In a statement released to the media on Thursday afternoon, the U.S. Embassy in Mexico denied that any U.S. agency was involved in the failed operation to capture drug trafficker Ovidio Guzman in Culiacan, Sinaloa.
"We are aware of many false reports that circulate in the media and allege involvement of the U.S. government in the Culiacan events of October 17," begins the brief statement.
The embassy added that it can "confirm that no U.S. government agency was involved in the operation.
On Wednesday morning, both Security Secretary Alfonso Durazo and President Andrés Manuel López Obrador had asserted that the DEA did not participate in the operation, but that it would was aware that it would take place.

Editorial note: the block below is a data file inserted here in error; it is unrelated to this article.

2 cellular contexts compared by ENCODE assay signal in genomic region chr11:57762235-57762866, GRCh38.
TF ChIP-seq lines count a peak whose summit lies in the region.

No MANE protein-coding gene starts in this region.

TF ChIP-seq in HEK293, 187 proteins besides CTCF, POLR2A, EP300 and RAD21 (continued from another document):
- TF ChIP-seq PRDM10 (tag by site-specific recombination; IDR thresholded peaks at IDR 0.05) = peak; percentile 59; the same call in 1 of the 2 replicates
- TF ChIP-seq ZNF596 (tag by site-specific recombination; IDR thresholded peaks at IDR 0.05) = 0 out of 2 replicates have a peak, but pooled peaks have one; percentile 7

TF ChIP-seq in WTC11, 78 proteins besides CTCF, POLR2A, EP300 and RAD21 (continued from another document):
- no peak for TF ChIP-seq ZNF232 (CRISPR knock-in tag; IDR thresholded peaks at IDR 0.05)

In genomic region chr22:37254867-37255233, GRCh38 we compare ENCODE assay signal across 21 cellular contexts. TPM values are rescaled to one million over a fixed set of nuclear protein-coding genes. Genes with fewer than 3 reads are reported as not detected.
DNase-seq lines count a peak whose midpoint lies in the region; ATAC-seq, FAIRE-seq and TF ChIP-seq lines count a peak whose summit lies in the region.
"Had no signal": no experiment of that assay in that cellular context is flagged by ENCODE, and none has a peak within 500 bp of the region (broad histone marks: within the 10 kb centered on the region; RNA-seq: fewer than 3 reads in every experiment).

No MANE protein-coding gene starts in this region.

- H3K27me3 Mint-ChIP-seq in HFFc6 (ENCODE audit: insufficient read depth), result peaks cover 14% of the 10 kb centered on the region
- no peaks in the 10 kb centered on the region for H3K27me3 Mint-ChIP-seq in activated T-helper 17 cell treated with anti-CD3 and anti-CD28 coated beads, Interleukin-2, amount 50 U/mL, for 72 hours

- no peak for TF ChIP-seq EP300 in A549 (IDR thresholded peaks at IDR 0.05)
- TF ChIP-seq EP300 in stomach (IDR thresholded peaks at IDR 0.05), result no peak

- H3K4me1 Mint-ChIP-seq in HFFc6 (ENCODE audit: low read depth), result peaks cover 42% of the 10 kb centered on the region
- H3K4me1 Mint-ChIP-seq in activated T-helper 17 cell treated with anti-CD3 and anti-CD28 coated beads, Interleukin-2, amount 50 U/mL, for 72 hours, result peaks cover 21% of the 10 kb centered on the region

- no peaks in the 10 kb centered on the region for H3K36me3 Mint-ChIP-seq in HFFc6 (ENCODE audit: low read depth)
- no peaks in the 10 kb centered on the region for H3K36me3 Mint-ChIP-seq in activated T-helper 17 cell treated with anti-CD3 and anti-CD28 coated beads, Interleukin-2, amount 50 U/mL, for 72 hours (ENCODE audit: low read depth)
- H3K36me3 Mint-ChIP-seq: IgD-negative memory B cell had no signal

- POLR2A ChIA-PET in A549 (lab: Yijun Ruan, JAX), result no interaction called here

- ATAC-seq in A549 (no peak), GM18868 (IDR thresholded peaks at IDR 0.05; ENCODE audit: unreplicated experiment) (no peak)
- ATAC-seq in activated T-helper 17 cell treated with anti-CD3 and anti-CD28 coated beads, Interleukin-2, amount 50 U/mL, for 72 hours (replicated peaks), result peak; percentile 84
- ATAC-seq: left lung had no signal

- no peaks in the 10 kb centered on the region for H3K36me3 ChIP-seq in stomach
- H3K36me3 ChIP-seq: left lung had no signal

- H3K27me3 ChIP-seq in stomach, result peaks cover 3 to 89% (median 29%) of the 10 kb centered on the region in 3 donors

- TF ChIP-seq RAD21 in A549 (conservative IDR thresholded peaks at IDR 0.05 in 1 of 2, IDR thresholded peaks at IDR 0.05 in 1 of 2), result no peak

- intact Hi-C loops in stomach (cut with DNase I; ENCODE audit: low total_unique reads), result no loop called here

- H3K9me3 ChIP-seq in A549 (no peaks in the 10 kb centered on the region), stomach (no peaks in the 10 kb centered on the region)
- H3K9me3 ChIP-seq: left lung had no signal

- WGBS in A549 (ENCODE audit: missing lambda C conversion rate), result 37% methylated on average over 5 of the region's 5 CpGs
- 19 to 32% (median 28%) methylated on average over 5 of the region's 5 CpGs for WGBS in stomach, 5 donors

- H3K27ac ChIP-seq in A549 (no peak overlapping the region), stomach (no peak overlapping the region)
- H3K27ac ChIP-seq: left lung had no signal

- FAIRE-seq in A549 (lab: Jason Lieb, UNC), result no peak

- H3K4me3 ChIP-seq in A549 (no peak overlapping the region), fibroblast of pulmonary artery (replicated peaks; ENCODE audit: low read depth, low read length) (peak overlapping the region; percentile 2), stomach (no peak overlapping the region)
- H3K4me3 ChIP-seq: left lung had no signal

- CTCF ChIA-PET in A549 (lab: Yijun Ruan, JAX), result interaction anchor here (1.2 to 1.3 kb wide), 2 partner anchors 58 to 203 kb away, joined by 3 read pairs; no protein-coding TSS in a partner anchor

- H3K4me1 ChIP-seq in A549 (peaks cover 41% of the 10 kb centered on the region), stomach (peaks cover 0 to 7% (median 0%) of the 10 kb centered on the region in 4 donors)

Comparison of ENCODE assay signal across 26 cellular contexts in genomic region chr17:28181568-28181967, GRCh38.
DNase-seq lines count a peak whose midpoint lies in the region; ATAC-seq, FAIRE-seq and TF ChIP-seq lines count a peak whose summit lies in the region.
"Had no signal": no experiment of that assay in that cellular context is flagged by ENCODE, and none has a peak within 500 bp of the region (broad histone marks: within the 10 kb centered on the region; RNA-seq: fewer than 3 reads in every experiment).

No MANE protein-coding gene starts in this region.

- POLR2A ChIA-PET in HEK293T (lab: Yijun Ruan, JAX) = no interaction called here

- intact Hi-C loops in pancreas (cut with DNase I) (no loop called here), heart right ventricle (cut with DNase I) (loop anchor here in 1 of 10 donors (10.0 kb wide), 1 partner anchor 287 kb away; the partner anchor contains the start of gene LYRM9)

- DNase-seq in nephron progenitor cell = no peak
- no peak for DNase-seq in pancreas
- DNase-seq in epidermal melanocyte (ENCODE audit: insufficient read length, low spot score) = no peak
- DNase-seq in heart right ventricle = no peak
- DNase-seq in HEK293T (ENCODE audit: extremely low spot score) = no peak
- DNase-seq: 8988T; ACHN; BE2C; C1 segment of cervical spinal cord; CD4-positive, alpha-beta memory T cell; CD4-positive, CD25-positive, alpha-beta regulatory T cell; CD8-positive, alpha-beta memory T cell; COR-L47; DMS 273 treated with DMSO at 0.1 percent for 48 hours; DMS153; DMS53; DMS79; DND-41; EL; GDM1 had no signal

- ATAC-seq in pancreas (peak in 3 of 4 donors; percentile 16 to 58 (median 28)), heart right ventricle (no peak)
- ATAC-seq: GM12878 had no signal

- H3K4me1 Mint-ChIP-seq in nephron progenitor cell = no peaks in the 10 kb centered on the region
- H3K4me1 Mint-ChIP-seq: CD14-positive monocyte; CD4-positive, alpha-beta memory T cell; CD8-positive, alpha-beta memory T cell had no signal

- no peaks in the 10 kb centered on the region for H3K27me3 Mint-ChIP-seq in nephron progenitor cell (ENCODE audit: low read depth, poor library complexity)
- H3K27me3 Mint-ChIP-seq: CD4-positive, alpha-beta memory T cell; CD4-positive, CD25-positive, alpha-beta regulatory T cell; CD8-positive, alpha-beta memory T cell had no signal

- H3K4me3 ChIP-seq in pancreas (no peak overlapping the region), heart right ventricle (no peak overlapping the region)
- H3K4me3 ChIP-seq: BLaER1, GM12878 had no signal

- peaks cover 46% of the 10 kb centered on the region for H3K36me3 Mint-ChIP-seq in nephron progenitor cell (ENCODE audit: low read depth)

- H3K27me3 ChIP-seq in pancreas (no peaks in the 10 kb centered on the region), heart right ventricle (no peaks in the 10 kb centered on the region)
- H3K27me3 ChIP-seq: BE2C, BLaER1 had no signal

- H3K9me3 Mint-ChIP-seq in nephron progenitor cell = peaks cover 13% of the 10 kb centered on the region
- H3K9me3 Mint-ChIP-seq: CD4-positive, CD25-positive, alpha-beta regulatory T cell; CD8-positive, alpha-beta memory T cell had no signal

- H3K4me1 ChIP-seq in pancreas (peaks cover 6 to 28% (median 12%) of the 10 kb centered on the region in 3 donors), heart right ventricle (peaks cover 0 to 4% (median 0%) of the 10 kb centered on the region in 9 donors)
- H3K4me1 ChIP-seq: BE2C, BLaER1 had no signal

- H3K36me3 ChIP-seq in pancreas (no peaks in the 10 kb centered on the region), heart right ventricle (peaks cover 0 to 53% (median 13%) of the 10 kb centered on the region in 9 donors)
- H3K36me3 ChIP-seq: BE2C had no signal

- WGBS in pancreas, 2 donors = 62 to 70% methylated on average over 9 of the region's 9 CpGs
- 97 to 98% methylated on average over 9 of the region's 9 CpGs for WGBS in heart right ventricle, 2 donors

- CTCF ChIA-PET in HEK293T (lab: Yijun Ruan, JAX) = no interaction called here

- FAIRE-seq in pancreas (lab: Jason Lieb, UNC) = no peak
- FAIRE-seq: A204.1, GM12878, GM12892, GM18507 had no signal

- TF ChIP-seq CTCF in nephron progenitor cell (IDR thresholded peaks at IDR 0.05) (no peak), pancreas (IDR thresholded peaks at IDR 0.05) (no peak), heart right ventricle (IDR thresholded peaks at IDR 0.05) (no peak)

A visit by DEA director to Sinaloa in September and the U.S. Department of Justice's request for Ovidio Guzman's extradition had prompted many to question if the U.S. was involved in the failed capture.
The DEA's involvement in the capture of Joaquín "El Chapo" Guzmán was another antecedent that led a number of experts to believe that the U.S. agency might be behind it.
"We didn't receive orders from Washington," was López Obrador's forceful response on Thursday when he was asked if the U.S. extradition request had been the motivation for launching the operation to capture Ovidio Guzmán.
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